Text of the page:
Shelby Reichard and her boyfriend don't walk to the bars in Davenport's East Village anymore.
The couple's decision to end their tradition has nothing to do with recent frigid after-dark temperatures. Exactly two weeks after a Nov. 1 paintball attack left her with a serious eye injury, Reichard is dealing with the challenges of physical recovery and the psychological trauma left by the shooting.
Two 16-year-olds were arrested Tuesday, Nov. 12 and were charged with willful injury causing serious injury and willful injury with bodily injury in the paintball attack. Those arrests haven't changed the reality Reichard faces.
"We don't walk at night anymore. That's out," said the 30-year-old, who suffered what is expected to be permanent retina damage in her right eye.
The attack came near the intersection of Middle and Jersey Ridge roads.
"Walking down into the East Village was something we enjoyed doing and I always felt safe," Reichard said. "Honestly, I don't think we ever really thought about it much."
Since the attack Reichard has focused on working with doctors on what will be a long recovery. She still has extremely blurred vision in her right eye, struggling to work and complete tasks that once were simple.
And a new kind of anxiety has crept into her life.
"I'm not afraid in my home. I don't think I have a high level of fear," Reichard explained. "But what I have noticed is that when I've been out in public places I have a level of anxiety that I haven't experienced before.
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"I've noticed that I'm very anxious about the other people in the room, and I find myself looking around. I've noticed that I'm struggling to stay in conversations in public, it's like I want to move away and be by myself."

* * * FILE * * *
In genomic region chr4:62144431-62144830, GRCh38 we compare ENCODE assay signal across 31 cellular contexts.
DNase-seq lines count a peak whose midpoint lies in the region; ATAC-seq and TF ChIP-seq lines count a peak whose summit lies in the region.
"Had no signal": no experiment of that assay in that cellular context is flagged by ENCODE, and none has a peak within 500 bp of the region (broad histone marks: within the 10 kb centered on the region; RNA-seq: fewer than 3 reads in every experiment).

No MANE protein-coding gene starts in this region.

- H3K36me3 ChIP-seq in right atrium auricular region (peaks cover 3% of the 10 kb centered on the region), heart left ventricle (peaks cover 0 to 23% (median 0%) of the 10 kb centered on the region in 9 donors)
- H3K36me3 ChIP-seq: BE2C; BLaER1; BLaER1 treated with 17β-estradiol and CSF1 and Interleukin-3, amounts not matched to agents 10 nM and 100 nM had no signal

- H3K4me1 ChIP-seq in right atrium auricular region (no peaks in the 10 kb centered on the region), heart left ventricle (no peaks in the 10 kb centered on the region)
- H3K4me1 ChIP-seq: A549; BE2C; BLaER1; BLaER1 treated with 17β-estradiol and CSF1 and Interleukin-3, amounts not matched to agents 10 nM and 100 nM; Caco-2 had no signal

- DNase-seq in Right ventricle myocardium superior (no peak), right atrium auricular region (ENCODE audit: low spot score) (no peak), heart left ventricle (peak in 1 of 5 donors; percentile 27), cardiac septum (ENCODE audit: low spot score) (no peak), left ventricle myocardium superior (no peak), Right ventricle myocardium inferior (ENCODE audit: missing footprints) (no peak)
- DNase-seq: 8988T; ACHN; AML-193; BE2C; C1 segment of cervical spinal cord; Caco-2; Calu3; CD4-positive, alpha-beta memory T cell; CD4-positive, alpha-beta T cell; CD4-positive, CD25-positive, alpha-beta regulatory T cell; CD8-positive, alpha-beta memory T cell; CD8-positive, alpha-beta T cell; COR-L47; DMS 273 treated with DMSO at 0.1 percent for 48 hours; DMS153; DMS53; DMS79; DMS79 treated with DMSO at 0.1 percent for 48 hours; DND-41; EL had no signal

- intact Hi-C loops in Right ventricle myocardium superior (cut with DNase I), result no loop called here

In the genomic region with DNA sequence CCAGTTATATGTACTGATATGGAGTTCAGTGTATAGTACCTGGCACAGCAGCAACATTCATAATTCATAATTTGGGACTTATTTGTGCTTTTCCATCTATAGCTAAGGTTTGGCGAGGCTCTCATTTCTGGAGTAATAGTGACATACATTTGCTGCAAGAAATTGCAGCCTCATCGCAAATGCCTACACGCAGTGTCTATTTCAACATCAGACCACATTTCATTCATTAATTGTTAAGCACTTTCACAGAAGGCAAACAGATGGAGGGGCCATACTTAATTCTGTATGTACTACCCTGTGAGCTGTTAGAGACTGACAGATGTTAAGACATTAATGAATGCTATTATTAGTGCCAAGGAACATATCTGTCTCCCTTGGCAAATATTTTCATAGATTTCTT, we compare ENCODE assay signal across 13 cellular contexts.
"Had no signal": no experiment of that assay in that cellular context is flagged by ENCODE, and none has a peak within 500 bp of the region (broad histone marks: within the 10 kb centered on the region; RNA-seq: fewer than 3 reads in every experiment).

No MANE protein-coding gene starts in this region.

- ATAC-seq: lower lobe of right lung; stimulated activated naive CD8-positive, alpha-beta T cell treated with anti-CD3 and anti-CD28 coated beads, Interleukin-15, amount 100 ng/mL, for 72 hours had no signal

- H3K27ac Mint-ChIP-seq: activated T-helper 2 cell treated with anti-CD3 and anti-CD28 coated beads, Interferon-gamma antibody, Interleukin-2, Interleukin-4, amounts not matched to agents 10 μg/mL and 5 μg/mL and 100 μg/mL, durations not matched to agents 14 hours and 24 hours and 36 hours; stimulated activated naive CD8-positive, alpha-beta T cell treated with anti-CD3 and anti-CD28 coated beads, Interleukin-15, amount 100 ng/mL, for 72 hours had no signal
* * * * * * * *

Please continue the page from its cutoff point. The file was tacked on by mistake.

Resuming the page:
While dealing with the anxiety issues, Reichard has worked hard to not play the "what-if game."
"That was right after the attack," Reichard said. "I'm sitting there in the emergency room and I started saying 'What if we'd just left 10 minutes earlier.' And then I was saying 'If we'd just left 10 minutes later this would have never happened.'
"That was really making things hard. I've just come down to the fact that we were in the wrong place at the wrong time and some thoughtless people did this for really no reason at all. There are times when that's tough to live with right now."
Reichard also is left with a confusing feeling that maybe she should count herself as "lucky."
"It started to hit me after I got home from the hospital and had some time to rest and get over the shock," she said. "I started thinking about the shootings in town — there are people who've been shot by real bullets. There are shots fired all the time.
'I started thinking about how if that paintball had been a bullet, I'd be dead. I wouldn't be here. There would be nothing. So then you're in this place where you almost feel like, well, I sure was lucky that wasn't a bullet they shot at me. It's weird to feel like you were lucky to be shot in the eye with a paintball and not shot in the eye with a real bullet."
Reichard tried to explain how she feels about being seen as a victim in a crime story.
"I don't think of myself in that way. I honestly don't see myself as a victim. I try not to think much about it at all. I don't really want to think about the whole situation," Reichard's voice waived for just a moment. When she spoke again, she was assertive.
"I'm working with my doctors to get better. I can't dwell on what happened to me. When those kids were arrested, I didn't feel much of anything about me. There is nothing I can do to them that will undo what they did to me. I was just hopeful that the police can catch all of them. I'm hoping this doesn't happen again. I'm hoping other people will be a little safer when they want to do something like take a walk."